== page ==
“A partnership is a business structure that involves a number of people who carry on a business together. You may choose a partnership over a sole trader structure for example, if you’ll be jointly running the business with another person or a number of people (up to 20). There are two types of partnerships – general and limited. Partnerships are governed by the relevant law depending on your state or territory”

The Pros of a Partnership

  • It’s cheap and easy.
  • Taxes are paid on the share of the net partnership each partner receives and not on individual income.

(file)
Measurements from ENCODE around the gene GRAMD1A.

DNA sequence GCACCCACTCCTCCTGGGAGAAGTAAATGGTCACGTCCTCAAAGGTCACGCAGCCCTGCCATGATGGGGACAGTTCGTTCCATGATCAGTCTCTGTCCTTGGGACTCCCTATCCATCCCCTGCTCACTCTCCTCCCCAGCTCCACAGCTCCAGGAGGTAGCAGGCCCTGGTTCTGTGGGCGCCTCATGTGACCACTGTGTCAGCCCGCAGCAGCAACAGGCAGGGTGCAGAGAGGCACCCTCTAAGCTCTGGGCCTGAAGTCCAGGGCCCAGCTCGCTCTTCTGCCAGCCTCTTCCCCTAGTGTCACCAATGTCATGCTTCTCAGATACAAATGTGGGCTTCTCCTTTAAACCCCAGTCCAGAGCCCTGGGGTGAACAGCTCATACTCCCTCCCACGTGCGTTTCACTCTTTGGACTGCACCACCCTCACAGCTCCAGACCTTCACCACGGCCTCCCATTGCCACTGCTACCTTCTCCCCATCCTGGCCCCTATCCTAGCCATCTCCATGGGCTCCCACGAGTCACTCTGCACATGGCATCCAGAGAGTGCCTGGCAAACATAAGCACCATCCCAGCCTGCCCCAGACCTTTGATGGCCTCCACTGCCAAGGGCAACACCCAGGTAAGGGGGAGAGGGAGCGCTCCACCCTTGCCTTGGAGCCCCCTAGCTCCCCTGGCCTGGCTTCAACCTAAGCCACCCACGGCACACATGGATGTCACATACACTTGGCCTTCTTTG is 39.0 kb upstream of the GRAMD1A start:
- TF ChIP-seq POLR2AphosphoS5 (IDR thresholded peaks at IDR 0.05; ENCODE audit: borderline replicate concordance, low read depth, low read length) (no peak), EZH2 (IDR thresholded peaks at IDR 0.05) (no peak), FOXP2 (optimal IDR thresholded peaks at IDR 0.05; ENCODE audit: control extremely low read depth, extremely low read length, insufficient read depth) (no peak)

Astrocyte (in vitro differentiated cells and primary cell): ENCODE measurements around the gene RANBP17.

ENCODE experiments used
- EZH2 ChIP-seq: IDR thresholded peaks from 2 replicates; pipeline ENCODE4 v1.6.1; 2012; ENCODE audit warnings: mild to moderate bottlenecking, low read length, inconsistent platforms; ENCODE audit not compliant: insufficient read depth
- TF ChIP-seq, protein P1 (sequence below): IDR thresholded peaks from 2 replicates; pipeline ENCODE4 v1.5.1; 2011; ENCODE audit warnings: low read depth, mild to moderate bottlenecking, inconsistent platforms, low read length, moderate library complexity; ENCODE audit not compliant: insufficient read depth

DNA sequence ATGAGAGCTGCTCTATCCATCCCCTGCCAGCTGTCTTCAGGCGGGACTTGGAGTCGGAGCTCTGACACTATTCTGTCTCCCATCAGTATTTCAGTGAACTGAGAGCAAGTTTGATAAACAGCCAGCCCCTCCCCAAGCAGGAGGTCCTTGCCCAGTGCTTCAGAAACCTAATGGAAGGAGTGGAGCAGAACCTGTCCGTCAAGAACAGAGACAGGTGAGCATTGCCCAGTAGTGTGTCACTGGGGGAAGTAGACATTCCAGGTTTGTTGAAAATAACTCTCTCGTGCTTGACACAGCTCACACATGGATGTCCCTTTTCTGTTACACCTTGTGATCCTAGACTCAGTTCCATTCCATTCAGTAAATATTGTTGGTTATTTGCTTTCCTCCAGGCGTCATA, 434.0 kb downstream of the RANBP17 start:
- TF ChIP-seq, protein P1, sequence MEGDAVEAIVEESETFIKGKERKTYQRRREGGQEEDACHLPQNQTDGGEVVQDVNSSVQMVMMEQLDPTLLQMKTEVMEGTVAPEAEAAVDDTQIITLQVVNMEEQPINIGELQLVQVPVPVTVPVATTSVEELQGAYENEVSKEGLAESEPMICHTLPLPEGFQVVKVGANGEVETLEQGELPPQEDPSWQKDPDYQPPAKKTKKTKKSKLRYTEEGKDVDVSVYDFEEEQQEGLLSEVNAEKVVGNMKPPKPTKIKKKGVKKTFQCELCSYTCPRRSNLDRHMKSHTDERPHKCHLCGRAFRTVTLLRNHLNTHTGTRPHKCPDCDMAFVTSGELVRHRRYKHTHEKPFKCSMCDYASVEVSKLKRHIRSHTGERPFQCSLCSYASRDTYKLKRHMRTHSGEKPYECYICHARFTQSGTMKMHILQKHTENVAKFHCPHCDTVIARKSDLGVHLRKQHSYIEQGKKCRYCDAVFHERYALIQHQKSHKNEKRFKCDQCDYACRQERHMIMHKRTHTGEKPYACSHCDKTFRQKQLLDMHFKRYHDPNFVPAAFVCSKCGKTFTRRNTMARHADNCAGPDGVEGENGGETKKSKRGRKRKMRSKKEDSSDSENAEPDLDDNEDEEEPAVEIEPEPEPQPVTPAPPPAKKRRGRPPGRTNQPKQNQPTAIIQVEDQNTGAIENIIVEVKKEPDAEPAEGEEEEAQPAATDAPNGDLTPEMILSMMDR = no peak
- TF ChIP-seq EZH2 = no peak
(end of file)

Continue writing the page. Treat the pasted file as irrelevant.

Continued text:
• You are not seen as an employee.
  • Each partner is accountable for his or her own superannuation arrangements.

The Cons of a Partnership

  • You need a separate tax number.
  • Both you and your partners are responsible to cover any debts and losses.
  • You do not have total control, you share all control with your partners.
  • You must file a yearly partnerships tax return.
  • If your annual income is $75 000 and over you are responsible for GST.

The PTY Ltd.

According to Wikipedia a Pty Ltd. company in Australia is explained as follows:

“A proprietary company is a form of privately held company in Australia that is either limited or unlimited. However, unlike a public company there are, depending on jurisdiction, restrictions on what it can and cannot do.